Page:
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This article is the author’s final published version in Bioengineering, Volume 7, Issue 4, December 2020, Article number 155.

The published version is available at Copyright © Fertala


Collagens provide the building blocks for diverse tissues and organs. Furthermore, these proteins act as signaling molecules that control cell behavior during organ development, growth, and repair. Their long half-life, mechanical strength, ability to assemble into fibrils and networks, biocompatibility, and abundance from readily available discarded animal tissues make collagens an attractive material in biomedicine, drug and food industries, and cosmetic products. About three decades ago, pioneering experiments led to recombinant human collagens' expression, thereby initiating studies on the potential use of these proteins as substitutes for the animal-derived collagens. Since then, scientists have utilized various systems to produce native-like recombinant collagens and their fragments. They also tested these collagens as materials to repair tissues, deliver drugs, and serve as therapeutics. Although many tests demonstrated that recombinant collagens perform as well as their native counterparts, the recombinant collagen technology has not yet been adopted by the biomedical, pharmaceutical, or food industry. This paper highlights recent technologies to produce and utilize recombinant collagens, and it contemplates their prospects and limitations.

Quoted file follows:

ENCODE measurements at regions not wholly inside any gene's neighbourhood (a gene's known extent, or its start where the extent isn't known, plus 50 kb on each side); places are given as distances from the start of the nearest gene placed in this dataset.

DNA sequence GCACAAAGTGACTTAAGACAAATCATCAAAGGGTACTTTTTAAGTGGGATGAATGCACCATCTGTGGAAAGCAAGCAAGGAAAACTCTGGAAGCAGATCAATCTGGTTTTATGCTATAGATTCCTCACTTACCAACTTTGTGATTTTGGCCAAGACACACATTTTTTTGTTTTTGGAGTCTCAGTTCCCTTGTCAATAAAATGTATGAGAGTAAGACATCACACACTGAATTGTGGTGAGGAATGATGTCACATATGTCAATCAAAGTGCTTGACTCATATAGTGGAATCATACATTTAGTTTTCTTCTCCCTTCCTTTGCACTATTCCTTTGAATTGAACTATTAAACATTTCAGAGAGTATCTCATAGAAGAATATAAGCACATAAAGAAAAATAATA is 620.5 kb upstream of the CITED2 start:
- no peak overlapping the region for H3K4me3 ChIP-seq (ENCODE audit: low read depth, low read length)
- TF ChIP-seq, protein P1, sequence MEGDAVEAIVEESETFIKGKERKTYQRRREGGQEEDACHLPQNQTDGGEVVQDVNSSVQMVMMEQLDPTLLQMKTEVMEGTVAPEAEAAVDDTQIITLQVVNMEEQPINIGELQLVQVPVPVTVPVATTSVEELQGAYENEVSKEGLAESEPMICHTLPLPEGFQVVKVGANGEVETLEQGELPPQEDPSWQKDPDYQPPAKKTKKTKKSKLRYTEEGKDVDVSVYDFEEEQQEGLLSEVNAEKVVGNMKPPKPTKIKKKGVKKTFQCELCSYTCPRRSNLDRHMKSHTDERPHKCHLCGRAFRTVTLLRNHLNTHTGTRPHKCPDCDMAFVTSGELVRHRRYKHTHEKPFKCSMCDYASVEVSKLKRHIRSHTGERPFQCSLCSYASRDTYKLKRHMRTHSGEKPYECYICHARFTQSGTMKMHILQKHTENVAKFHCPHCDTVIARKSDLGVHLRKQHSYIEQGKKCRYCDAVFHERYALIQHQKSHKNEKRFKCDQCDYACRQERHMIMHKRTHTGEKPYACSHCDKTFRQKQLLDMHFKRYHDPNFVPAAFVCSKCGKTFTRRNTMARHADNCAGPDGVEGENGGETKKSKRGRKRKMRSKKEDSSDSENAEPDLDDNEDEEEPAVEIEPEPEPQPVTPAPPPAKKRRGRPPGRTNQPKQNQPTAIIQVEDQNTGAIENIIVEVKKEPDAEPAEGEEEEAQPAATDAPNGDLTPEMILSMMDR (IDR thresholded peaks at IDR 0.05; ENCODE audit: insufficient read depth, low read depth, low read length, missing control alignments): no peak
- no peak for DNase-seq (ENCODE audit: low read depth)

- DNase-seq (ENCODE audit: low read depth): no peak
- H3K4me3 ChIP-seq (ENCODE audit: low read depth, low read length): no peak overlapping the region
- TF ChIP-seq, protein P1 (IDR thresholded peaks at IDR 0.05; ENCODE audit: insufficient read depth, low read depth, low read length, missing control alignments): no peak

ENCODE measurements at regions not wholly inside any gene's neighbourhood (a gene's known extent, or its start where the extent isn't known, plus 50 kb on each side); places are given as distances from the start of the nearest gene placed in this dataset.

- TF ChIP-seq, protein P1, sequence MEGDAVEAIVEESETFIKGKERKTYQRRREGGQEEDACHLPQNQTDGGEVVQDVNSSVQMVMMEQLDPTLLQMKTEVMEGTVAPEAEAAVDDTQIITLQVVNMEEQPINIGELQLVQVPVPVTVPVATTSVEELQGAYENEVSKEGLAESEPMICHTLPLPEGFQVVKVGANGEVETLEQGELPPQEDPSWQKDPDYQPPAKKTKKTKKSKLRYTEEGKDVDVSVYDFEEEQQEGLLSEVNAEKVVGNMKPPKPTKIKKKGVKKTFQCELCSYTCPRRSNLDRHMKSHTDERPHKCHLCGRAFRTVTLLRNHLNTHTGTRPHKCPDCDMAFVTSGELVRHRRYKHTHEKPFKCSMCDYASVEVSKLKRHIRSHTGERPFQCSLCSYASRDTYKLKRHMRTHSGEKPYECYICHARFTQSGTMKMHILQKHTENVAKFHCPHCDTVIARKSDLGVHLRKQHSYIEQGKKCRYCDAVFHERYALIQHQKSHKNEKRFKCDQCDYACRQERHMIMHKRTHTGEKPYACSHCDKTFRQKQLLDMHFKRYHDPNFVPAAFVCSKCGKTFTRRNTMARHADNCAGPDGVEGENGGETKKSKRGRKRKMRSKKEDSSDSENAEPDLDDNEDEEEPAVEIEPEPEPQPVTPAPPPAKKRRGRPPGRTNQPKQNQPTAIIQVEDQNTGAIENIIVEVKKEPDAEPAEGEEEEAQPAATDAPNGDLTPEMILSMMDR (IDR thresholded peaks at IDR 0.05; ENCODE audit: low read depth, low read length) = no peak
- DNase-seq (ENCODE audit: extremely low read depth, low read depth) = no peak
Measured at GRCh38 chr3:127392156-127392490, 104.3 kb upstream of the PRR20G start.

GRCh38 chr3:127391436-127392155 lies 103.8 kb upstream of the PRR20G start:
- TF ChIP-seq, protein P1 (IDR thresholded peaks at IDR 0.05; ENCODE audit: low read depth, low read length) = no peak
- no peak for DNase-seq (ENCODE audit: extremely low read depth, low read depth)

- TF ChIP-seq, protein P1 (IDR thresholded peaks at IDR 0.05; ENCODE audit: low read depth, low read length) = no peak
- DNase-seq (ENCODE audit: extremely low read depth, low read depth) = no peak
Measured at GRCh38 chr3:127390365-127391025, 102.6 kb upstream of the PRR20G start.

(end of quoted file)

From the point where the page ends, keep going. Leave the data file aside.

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Creative Commons License
This work is licensed under a Creative Commons Attribution 4.0 License.

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